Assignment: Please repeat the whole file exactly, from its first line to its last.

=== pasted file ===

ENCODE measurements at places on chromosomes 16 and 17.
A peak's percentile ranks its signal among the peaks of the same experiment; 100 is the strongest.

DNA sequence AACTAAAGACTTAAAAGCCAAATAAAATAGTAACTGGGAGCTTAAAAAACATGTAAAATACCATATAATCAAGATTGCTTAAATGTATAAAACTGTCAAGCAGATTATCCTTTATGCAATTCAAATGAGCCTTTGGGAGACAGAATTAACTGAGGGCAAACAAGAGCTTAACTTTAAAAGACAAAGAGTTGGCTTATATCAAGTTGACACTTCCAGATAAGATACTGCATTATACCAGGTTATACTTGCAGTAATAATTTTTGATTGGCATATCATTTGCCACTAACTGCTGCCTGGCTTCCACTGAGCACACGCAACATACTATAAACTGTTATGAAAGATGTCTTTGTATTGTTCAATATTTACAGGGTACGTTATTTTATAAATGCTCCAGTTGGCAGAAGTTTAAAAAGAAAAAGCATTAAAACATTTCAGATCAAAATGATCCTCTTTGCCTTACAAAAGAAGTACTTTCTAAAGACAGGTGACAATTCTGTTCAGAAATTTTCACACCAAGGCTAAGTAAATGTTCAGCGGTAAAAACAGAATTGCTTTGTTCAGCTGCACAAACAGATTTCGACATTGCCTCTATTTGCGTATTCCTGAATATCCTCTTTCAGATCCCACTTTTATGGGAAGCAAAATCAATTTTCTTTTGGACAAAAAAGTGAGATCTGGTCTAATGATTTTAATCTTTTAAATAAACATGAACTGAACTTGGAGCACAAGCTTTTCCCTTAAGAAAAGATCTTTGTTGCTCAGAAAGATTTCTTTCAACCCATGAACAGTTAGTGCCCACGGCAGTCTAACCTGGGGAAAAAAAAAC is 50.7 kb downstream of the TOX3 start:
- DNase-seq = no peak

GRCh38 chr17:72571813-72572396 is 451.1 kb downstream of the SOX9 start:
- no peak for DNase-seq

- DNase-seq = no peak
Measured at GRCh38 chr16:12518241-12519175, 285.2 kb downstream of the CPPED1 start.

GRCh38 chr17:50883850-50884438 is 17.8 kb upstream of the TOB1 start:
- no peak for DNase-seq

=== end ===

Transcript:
ENCODE measurements at places on chromosomes 16 and 17.
A peak's percentile ranks its signal among the peaks of the same experiment; 100 is the strongest.

DNA sequence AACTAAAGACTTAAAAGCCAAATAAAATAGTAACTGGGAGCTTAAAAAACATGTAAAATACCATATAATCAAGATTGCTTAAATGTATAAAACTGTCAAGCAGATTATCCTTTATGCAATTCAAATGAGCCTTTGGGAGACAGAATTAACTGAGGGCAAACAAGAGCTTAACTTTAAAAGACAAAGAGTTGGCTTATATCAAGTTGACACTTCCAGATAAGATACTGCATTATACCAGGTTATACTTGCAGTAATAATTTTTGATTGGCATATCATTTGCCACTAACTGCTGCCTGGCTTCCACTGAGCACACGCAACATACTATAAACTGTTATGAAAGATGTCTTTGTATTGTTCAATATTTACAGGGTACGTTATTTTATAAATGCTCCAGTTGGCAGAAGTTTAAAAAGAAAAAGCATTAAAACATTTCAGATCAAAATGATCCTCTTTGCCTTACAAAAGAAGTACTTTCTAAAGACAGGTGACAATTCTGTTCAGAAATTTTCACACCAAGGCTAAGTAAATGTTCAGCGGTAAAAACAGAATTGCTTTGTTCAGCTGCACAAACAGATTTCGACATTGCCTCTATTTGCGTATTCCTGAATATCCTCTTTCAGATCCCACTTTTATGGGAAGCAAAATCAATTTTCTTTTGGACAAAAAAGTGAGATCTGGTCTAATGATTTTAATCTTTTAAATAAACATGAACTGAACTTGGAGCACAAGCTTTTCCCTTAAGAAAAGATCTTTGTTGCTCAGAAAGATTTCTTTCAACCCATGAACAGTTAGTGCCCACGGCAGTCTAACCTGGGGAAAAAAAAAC is 50.7 kb downstream of the TOX3 start:
- DNase-seq = no peak

GRCh38 chr17:72571813-72572396 is 451.1 kb downstream of the SOX9 start:
- no peak for DNase-seq

- DNase-seq = no peak
Measured at GRCh38 chr16:12518241-12519175, 285.2 kb downstream of the CPPED1 start.

GRCh38 chr17:50883850-50884438 is 17.8 kb upstream of the TOB1 start:
- no peak for DNase-seq